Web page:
Tag Archives: Rossano Sportiello

BRIGHT SPARKS, DEEP SHADOWS: JON-ERIK KELLSO, ROSSANO SPORTIELLO, TAL RONEN at MEZZROW (Sept. 16, 2019)

This sign is catnip to me and to other cats — so much so that we were standing in line (in a drizzle) outside of Mezzrow long before the Powers would open the door.  But our perseverance was well rewarded, that night of September 16, when Jon-Erik Kellso, trumpet; Rossano Sportiello, piano; Tal Ronen, string bass, got together for a vibrant imaginative session.  Here are a few highlights.

Rossano’s musical beverage, TEA FOR TWO:

Honoring Fathahood, MONDAY DATE:

ALL THE THINGS YOU ARE (featuring Tal):

I’M CRAZY ‘BOUT MY BABY, echoing not only Fats but also Ruby and Ralph:

Rossano’s marriage of Sammy Cahn, Saul Chaplin, and Fred Chopin, in SHOE SHINE BOY / Waltz, Opus 69, No. 1:

And Jon-Erik’s suggestion that we not leave, STICK AROUND:

Brilliant solo voices, rewarding thoughtful ensemble interplay.  Yes, it happened.

May your happiness increase!

DELIGHT IN DECEIT, or A FEW MINUTES MORE WITH REBECCA KILGORE, ROSSANO SPORTIELLO, DAN BARRETT, JON BURR, RICKY MALACHI (Jazz at Chautauqua, Sept. 21, 2012)

Did someone tell a fib?

Who knew such a sad subject could be so pleasingly swung?

Rebecca Kilgore, Rossano Sportiello, Dan Barrett, Jon Burr, Ricky Malachi at Jazz at Chautauqua 2012.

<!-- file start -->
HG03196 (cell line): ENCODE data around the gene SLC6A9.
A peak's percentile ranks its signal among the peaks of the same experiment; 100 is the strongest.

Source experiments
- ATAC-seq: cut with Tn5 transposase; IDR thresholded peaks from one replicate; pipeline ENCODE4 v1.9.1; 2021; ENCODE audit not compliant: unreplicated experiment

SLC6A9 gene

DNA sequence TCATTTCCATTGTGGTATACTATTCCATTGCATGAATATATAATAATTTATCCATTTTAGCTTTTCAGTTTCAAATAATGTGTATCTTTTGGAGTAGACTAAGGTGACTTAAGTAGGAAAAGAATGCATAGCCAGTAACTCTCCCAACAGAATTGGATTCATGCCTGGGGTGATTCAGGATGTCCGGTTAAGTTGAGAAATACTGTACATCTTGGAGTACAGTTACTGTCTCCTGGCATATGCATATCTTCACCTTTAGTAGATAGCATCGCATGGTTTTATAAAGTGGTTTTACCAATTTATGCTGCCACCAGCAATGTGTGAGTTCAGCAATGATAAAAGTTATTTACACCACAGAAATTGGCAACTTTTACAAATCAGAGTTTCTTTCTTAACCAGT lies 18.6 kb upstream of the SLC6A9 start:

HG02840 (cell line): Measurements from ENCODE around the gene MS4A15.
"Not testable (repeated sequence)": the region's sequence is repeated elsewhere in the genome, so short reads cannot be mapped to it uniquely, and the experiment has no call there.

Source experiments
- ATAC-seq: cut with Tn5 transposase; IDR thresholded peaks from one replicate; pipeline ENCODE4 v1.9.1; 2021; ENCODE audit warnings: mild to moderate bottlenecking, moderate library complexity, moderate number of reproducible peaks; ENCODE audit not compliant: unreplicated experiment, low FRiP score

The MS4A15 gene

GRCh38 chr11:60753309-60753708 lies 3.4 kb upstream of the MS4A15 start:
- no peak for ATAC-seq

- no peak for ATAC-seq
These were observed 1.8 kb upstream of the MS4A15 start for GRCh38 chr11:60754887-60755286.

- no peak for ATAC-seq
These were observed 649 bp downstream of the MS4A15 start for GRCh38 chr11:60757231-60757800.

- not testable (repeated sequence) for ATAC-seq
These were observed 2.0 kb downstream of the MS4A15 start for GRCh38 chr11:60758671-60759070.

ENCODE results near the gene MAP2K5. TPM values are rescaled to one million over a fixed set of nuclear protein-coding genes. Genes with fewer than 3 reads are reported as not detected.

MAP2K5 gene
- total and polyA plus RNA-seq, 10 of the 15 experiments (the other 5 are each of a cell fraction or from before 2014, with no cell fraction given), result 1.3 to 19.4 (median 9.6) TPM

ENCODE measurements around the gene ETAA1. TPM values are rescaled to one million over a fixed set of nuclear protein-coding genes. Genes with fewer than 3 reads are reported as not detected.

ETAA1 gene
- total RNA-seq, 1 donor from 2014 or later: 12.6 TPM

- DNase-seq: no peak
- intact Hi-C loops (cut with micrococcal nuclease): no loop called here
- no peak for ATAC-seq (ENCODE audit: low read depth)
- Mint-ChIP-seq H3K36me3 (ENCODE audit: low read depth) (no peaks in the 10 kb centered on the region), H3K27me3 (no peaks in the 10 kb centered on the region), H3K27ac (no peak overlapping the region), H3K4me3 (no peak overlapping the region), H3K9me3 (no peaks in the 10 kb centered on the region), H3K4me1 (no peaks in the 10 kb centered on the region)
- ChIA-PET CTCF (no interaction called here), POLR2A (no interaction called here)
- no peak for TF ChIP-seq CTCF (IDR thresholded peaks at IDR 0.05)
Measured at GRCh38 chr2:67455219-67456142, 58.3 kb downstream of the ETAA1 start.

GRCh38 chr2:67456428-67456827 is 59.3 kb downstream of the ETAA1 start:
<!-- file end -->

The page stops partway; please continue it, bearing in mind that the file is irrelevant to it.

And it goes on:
Walter Donaldson’s LITTLE WHITE LIES has a brief verse detailing a romance-dream smashed because of untruths . . . which would lead us to expect a soggy morose song to follow (check out the Dick Haymes / Gordon Jenkins version on YouTube, for confirmation) but Ms. Kilgore doesn’t go in for masochism in song, so her version (with Rossano Sportiello, piano; Dan Barrett, trombone; Jon Burr, string bass; Ricky Malachi, drums) makes light of heartbreak:

Particular pleasures are Becky’s first sixteen bars — a cappella — and the joyous looseness of her second chorus.  And the swinging support from this group!

Here are two more delights from this session.  More to come from Chautauqua.

And a reminder: No matter how encouraging the moonlight, aim for candor.

May your happiness increase!

START WITH OPTIMISM, AND IF THAT DOESN’T WORK, AIM FOR RESILIENCE: REBECCA KILGORE, ROSSANO SPORTIELLO, DAN BARRETT, JON BURR, RICKY MALACHI at JAZZ AT CHAUTAUQUA (Sept. 21, 2012)

There are maladies everywhere, but there are also cures.  You could see your doctor and get a prescription designed to take care of angst, malaise, and ennui; it would be a little plastic vial with a long name that would surely upset your stomach.  Or you could simply click on the two videos below, never before seen, and wait for the results . . . with no side-effects.  Music hath charms, indeed.

Rebecca Kilgore, Rossano Sportiello, Dan Barrett, Jon Burr, Ricky Malachi at Jazz at Chautauqua 2012.

These two performances took place at the Jazz at Chautauqua weekend in September 2012, and they bring joy.  Specifically, Rebecca Kilgore, Rossano Sportiello, Dan Barrett, Jon Burr, and Ricky Malachi — vocals and guitar, piano, trombone, string bass, and drums — do that rare and wonderful thing.